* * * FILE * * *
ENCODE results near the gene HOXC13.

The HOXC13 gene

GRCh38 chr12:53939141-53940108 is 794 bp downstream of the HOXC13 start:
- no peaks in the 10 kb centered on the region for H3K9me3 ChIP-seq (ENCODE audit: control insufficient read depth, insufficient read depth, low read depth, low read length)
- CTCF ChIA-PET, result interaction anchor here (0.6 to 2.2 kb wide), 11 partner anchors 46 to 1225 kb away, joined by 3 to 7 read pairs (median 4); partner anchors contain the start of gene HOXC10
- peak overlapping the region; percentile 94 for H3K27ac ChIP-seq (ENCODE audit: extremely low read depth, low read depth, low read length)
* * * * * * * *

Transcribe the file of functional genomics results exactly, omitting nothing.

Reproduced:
ENCODE results near the gene HOXC13.

The HOXC13 gene

GRCh38 chr12:53939141-53940108 is 794 bp downstream of the HOXC13 start:
- no peaks in the 10 kb centered on the region for H3K9me3 ChIP-seq (ENCODE audit: control insufficient read depth, insufficient read depth, low read depth, low read length)
- CTCF ChIA-PET, result interaction anchor here (0.6 to 2.2 kb wide), 11 partner anchors 46 to 1225 kb away, joined by 3 to 7 read pairs (median 4); partner anchors contain the start of gene HOXC10
- peak overlapping the region; percentile 94 for H3K27ac ChIP-seq (ENCODE audit: extremely low read depth, low read depth, low read length)